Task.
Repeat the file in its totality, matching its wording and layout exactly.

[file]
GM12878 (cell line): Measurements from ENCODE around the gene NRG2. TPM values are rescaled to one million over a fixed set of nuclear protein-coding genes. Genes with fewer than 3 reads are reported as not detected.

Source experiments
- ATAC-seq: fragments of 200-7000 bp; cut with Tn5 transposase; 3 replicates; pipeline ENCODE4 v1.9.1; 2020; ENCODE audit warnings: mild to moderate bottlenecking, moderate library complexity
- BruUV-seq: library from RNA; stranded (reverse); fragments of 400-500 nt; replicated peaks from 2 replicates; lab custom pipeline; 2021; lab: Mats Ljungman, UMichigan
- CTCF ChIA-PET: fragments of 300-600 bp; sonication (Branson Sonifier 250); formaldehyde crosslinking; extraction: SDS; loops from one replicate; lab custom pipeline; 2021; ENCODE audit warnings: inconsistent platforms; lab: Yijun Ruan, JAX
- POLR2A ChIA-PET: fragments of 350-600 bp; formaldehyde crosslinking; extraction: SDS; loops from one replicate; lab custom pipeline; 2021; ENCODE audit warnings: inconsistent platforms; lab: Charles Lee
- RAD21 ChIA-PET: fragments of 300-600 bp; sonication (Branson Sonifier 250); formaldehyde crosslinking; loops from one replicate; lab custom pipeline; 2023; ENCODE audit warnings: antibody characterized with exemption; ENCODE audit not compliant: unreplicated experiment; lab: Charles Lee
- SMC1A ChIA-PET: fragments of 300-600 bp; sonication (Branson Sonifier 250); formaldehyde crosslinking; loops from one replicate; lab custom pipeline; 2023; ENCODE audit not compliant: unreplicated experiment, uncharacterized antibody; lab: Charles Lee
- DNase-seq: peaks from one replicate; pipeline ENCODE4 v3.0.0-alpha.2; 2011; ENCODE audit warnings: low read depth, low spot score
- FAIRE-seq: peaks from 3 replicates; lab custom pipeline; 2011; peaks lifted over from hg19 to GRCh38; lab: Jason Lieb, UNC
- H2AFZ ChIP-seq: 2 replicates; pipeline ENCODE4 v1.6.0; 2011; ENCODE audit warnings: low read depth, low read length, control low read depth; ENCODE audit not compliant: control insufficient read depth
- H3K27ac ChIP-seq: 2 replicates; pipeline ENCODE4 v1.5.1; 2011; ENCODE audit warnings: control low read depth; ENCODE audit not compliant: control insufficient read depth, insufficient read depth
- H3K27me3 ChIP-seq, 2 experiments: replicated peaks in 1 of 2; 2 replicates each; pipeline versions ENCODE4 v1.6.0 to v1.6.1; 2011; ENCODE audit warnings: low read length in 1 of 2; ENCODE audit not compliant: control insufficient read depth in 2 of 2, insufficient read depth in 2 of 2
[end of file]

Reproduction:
GM12878 (cell line): Measurements from ENCODE around the gene NRG2. TPM values are rescaled to one million over a fixed set of nuclear protein-coding genes. Genes with fewer than 3 reads are reported as not detected.

Source experiments
- ATAC-seq: fragments of 200-7000 bp; cut with Tn5 transposase; 3 replicates; pipeline ENCODE4 v1.9.1; 2020; ENCODE audit warnings: mild to moderate bottlenecking, moderate library complexity
- BruUV-seq: library from RNA; stranded (reverse); fragments of 400-500 nt; replicated peaks from 2 replicates; lab custom pipeline; 2021; lab: Mats Ljungman, UMichigan
- CTCF ChIA-PET: fragments of 300-600 bp; sonication (Branson Sonifier 250); formaldehyde crosslinking; extraction: SDS; loops from one replicate; lab custom pipeline; 2021; ENCODE audit warnings: inconsistent platforms; lab: Yijun Ruan, JAX
- POLR2A ChIA-PET: fragments of 350-600 bp; formaldehyde crosslinking; extraction: SDS; loops from one replicate; lab custom pipeline; 2021; ENCODE audit warnings: inconsistent platforms; lab: Charles Lee
- RAD21 ChIA-PET: fragments of 300-600 bp; sonication (Branson Sonifier 250); formaldehyde crosslinking; loops from one replicate; lab custom pipeline; 2023; ENCODE audit warnings: antibody characterized with exemption; ENCODE audit not compliant: unreplicated experiment; lab: Charles Lee
- SMC1A ChIA-PET: fragments of 300-600 bp; sonication (Branson Sonifier 250); formaldehyde crosslinking; loops from one replicate; lab custom pipeline; 2023; ENCODE audit not compliant: unreplicated experiment, uncharacterized antibody; lab: Charles Lee
- DNase-seq: peaks from one replicate; pipeline ENCODE4 v3.0.0-alpha.2; 2011; ENCODE audit warnings: low read depth, low spot score
- FAIRE-seq: peaks from 3 replicates; lab custom pipeline; 2011; peaks lifted over from hg19 to GRCh38; lab: Jason Lieb, UNC
- H2AFZ ChIP-seq: 2 replicates; pipeline ENCODE4 v1.6.0; 2011; ENCODE audit warnings: low read depth, low read length, control low read depth; ENCODE audit not compliant: control insufficient read depth
- H3K27ac ChIP-seq: 2 replicates; pipeline ENCODE4 v1.5.1; 2011; ENCODE audit warnings: control low read depth; ENCODE audit not compliant: control insufficient read depth, insufficient read depth
- H3K27me3 ChIP-seq, 2 experiments: replicated peaks in 1 of 2; 2 replicates each; pipeline versions ENCODE4 v1.6.0 to v1.6.1; 2011; ENCODE audit warnings: low read length in 1 of 2; ENCODE audit not compliant: control insufficient read depth in 2 of 2, insufficient read depth in 2 of 2